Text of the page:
The U.S. Centers for Medicare and Medicaid Services (CMS) has postponed its January 1, 2017, deadline for physicians to start ordering advanced imaging studies with clinical decision-support (CDS) software that is based on appropriate use criteria (AUC).
In an announcement included in the final rule of the Medicare Physician Fee Schedule (MPFS) on October 30, CMS indicated that it now doesn't expect to have approved CDS "mechanisms" until approximately the summer of 2017. The agency said it was not yet in a position to predict the exact timing of a new deadline for when practitioners are expected to begin utilizing clinical decision support.
A number of advocates for clinical decision support said they were disappointed with the move, while others believe that the delay is reasonable. Giving healthcare providers more time increases the likelihood of getting CDS and appropriate use criteria right the first time, they believe.
An aggressive timeline
Signed into law in April 2014 by President Obama, the Protecting Access to Medicare Act (PAMA) included a mandate that physicians utilize appropriate use criteria via clinical decision support for ordering advanced imaging studies such as diagnostic MRI, CT, and nuclear medicine (including PET). X-ray, fluoroscopy, and ultrasound exams were excluded. The appropriate use criteria requirements also only apply to outpatient settings such as physician offices, hospital outpatient departments, ambulatory surgical centers, and any provider-led outpatient setting.
PAMA had an aggressive timeline. After a series of planned milestones laid out for CMS to approve qualified appropriateness use criteria as well as clinical decision-support mechanisms, all ordering professionals in the Medicare program were mandated, by January 1, 2017, to consult with a qualified CDS mechanism when ordering an advanced imaging study.
PAMA also has reporting requirements for radiologists. By January 1, 2020, outlier professionals -- those who have low adherence to AUC criteria when ordering imaging studies -- will be required to obtain prior authorization.
But the aggressive approach at CMS may not have been realistic. The agency agreed with several commenters that the January 1, 2017, deadline wasn't feasible, and instead CMS chose to delay the implementation date.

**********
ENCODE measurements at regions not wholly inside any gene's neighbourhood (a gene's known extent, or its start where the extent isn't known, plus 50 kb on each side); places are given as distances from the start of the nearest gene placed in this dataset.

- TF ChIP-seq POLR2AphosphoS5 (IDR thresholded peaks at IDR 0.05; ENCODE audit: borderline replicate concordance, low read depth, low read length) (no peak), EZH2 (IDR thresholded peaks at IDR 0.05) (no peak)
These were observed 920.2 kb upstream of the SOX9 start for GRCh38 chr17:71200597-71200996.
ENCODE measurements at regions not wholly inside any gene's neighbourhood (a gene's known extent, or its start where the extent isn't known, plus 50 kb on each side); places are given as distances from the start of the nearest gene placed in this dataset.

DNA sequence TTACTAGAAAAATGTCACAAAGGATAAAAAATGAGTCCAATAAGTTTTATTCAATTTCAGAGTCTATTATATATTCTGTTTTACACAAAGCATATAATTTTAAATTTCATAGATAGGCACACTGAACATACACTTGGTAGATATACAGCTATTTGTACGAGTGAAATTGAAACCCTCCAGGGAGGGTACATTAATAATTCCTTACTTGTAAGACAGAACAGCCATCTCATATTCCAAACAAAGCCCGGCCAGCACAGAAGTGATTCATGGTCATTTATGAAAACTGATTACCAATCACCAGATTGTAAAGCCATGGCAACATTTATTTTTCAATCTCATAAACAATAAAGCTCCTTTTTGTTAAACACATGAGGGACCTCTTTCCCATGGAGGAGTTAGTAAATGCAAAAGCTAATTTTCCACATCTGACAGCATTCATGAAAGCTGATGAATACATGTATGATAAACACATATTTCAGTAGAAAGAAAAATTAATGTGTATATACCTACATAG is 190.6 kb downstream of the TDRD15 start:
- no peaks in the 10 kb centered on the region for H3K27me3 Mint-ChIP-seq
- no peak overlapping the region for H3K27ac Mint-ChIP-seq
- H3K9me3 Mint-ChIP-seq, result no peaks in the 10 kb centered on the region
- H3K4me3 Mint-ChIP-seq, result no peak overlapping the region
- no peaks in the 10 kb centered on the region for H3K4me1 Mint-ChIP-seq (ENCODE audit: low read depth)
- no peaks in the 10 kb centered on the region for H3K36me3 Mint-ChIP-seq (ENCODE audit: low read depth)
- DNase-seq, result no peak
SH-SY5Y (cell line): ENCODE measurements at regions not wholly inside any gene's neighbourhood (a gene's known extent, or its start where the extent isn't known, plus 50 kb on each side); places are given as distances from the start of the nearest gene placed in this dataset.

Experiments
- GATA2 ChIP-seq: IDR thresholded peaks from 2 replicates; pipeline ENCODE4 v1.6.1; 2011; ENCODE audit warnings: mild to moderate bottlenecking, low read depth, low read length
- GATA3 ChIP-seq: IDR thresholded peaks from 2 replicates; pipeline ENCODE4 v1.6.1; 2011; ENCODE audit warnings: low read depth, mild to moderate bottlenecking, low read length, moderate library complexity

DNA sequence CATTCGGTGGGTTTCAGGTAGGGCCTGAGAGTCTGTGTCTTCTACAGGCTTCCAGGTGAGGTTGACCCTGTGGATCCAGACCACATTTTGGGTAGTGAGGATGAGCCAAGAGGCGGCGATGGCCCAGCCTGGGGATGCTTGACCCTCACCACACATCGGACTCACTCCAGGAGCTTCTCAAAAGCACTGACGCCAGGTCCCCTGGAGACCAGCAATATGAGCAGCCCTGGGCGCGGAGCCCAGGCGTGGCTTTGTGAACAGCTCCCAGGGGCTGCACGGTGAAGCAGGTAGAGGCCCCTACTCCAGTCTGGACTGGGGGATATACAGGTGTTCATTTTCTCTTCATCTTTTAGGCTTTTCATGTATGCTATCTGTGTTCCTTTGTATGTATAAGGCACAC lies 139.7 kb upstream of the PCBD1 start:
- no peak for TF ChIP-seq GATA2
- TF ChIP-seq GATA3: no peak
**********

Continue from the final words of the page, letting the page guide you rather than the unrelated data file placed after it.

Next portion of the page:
In the final version of the MPFS released October 30, the agency focused its initial rule-making efforts on the process for specifying applicable appropriate use criteria, and chose not address clinical decision-support rule. CMS said it took this approach because AUC has to be established first to set the guidelines to be incorporated into clinical decision-support software.
CMS said it intends to share clarifications, definitions, and the process by which it will establish qualified CDS mechanisms in the 2017 calendar year proposed rule, which will be published in late June or early July 2016. A final rule is expected to be published by November 1, 2016, after public comment is received.
Reaction to delay
The American College of Radiology (ACR) was disappointed to hear about the delayed implementation date, said Dr. Geraldine McGinty, chair of ACR's Commission on Economics.
"We engaged with [CMS] multiple times since then, understanding that this is a new paradigm and new program for them and really wanting to help them as much as we can," she said. "We feel it is absolutely doable to have that implemented at the original date of January 1, 2017, so obviously we're disappointed to see Medicare beneficiaries not getting the benefit of this quality tool when they were originally supposed to."
While understanding that CMS would focus this year on tackling issues related to appropriateness use criteria, ACR had believed, based on their discussions with the agency, that CMS would then work with ACR to figure out the CDS mechanisms in time to meet program's original implementation deadline, McGinty said.
McGinty noted that CMS and the Secretary of the Department of Health and Human Services (HHS) have set ambitious goals for transitioning to value-based healthcare.
"Clinical decision support is about as good a way to bring value into the Medicare program that I can think of," she said. "The ACR criteria are robust, evidence-based, and established. Given that there are mechanisms embedded in the major [electronic health records (EHRs)] and there is a free portal available, from our point of view this is ready to go."
The alternative to software-based clinical decision support is radiology benefits managers, McGinty said.
If this delay provides an opportunity for [radiology benefits managers] to be the solution and not clinical decision support, that would be very unfortunate for [Medicare] beneficiaries."
ACR will be pushing CMS to keep the delay at no more than a year, McGinty said.
"It can't be any more than that, because our patients need this," she said.